Waterbuck (Kobus ellipsiprymnus)


Class: Mammalia
Order: Artiodactyla
Family:    Bovidae
Size:    Height: 3.2 to 5.6 feet (0.97 to 1.7 m)  Length: 5 to 7.3 feet (1.5 to 2.2 m)
Weight: 330 to 550 pounds (150 to 249 kg)
Diet: Mostly grass, some leaves
Distribution: Africa, south of the Sahara desert
Young:  1 per year (twins are rare)
Animal Predators:  Lions, hyenas, leopards, crocodiles and cheetahs
IUCN Status: Lower Risk, Conservation Dependent
Terms: Group: Herd
Lifespan: Average of 12 years in the wild. Up to 18 years in captivity.



·       The waterbuck was first described in 1833 by Ogilby.

·       They are good swimmers and sometimes avoid predators by swimming away.



Waterbucks have shaggy fur, that is either reddish brown or grey, with a white ring or patch on their buttocks, as well as white fur surrounding their black nose. Only the males have horns—long, thick, slightly curved horns with sharp points at the end with rings, or ridges all along them. The horns grow as the waterbuck ages—unlike antlers, they are not replaced every year, therefore the age of a male can be determined by the size of his horns. Waterbucks are known for their musky odour. The smell comes from glands that waterproof their fur. 



Waterbucks are found south of the Sahara, throughout southeast, southwest and central Africa, including countries such as Somalia, Tanzania, Kenya, Malawi, Zambia, Mozambique, Botswana, Zimbabwe, South Africa, Mali and Ghana. Waterbucks need water on a daily basis, and inhabit grassland with a fresh water source nearby.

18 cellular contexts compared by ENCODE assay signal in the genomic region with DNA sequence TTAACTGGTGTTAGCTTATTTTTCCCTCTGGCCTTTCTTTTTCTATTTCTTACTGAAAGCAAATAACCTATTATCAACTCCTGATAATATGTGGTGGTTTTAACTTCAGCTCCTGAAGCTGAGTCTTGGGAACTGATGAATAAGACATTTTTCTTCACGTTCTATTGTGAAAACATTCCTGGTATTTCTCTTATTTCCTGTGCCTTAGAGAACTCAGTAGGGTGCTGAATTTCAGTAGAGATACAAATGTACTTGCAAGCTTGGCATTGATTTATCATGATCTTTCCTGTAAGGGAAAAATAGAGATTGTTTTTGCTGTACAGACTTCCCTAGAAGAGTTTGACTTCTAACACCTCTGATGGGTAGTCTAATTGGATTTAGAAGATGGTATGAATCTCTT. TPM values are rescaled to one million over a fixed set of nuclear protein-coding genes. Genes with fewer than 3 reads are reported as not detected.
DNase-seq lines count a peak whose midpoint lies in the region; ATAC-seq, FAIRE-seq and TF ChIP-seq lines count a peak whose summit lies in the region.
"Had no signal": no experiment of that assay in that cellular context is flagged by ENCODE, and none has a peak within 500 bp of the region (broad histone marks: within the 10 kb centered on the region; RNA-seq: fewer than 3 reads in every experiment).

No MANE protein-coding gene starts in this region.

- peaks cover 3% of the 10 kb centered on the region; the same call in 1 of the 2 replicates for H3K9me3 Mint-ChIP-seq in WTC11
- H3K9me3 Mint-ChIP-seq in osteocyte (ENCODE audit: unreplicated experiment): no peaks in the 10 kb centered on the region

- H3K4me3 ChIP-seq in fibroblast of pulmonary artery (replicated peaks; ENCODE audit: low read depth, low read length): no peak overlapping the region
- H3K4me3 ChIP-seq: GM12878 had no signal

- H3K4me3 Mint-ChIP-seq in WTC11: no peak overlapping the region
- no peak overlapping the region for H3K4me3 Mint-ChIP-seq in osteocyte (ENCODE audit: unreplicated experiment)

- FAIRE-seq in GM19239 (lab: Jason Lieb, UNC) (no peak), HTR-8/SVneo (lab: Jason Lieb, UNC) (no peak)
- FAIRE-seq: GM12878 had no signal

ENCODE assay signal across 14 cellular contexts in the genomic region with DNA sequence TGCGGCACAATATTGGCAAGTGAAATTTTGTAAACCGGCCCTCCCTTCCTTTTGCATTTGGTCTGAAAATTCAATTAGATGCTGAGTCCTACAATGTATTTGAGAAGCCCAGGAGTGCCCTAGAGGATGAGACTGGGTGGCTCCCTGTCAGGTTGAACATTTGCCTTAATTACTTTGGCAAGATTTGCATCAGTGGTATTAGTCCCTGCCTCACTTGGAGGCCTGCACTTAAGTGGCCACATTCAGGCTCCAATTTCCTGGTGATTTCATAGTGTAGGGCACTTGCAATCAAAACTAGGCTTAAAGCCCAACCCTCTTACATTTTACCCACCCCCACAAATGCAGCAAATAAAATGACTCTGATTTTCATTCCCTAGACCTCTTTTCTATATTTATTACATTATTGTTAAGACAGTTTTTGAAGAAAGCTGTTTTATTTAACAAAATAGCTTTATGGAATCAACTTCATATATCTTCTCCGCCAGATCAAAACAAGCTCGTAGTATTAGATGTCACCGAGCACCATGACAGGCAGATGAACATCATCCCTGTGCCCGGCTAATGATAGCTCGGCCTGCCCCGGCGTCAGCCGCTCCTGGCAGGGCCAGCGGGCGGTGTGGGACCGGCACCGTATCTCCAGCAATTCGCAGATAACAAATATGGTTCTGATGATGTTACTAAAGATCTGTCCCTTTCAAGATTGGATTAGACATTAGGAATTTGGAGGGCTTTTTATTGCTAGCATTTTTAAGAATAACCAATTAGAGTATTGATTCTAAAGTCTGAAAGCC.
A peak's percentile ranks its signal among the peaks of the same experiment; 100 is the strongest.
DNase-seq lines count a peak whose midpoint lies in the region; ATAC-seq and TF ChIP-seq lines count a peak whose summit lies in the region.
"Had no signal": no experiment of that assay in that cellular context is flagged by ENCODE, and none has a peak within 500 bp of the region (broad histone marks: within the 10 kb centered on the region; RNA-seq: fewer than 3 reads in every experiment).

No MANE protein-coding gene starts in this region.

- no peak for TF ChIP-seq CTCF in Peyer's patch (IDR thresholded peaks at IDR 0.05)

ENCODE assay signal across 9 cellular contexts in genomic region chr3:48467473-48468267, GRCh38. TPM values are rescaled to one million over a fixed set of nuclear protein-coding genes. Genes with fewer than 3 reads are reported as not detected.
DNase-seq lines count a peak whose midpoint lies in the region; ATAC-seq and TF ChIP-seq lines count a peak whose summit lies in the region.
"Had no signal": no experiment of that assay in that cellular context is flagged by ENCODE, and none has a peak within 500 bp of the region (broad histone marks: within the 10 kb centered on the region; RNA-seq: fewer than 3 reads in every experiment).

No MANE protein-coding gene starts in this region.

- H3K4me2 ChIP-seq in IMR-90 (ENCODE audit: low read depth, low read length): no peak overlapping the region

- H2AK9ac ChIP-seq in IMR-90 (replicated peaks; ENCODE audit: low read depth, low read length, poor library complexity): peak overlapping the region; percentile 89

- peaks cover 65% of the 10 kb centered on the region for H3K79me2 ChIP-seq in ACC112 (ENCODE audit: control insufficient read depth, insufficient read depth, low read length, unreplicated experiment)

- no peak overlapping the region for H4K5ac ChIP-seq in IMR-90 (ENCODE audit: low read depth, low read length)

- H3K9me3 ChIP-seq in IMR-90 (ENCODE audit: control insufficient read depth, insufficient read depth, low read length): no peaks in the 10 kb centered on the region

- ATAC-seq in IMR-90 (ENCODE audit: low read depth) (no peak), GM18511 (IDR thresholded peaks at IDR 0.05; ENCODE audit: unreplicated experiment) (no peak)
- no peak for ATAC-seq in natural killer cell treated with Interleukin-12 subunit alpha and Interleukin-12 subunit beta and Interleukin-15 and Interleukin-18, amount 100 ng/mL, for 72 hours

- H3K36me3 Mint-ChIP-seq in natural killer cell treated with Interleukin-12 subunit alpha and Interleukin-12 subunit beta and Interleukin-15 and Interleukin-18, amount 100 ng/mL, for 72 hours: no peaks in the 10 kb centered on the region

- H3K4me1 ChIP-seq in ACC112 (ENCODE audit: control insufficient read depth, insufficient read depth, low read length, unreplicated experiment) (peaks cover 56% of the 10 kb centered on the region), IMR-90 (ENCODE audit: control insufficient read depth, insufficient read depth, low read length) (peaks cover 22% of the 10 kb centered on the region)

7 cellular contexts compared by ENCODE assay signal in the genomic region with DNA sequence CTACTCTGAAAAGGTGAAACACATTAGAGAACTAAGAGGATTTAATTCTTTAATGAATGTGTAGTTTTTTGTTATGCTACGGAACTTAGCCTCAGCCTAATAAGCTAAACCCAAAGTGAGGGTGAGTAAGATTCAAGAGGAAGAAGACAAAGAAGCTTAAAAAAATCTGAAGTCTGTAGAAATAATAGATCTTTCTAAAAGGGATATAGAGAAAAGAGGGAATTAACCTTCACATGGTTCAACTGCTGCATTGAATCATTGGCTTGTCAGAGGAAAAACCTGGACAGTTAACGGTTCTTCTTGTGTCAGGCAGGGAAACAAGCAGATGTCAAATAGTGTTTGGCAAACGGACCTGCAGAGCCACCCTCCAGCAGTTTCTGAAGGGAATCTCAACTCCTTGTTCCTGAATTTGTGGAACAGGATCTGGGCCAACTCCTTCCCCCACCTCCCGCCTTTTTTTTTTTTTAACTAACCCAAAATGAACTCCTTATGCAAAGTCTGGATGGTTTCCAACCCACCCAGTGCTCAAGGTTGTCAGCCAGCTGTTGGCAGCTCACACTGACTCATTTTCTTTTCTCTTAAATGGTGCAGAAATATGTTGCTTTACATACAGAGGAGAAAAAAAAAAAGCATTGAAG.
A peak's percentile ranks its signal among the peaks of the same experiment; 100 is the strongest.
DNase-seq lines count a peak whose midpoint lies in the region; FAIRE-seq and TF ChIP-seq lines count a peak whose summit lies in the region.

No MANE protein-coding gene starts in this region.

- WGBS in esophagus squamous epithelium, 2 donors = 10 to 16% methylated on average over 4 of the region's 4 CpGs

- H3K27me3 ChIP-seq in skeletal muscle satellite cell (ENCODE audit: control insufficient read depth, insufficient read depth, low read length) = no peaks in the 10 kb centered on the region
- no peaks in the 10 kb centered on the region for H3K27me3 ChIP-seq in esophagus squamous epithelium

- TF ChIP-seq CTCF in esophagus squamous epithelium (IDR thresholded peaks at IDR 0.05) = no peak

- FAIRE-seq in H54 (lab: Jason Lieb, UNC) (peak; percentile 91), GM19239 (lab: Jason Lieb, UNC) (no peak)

Feeding Habits

Waterbucks eat mostly grass, but supplement their diets with leaves. 



Waterbucks breed throughout the year. Females can begin mating at the age of three, and following mating, undergo a nine-month pregnancy. Just before her time, the female separates from the rest of the herd and finds a well-hidden spot where she feels safe enough to give birth. Newborns are able to stand within an hour, and for the first two to four weeks, remain hidden while their mothers graze nearby, returning frequently so their calves can nurse. By the time calves are one month old, they are able to keep up with the herd and no longer need to remain hidden. Calves continue to nurse until they are six to nine months of age. By nine months, young males begin to show the first signs of horns and drift off to go join bachelor herds, until they are old enough to establish their own territory and mate.  



Waterbucks live in large herds consisting of a dominant male, one or more subordinate males and up to as many as 70 females and juveniles. Although waterbucks are usually active by day, they are occasionally nocturnal.



Females mate again within two to five weeks of giving birth, and this high population rate is one of the reasons waterbucks are not endangered, despite the encroachment on their land and the high numbers killed by hunters. 










Waterbuck Wildlife Fact File, IM Pub, US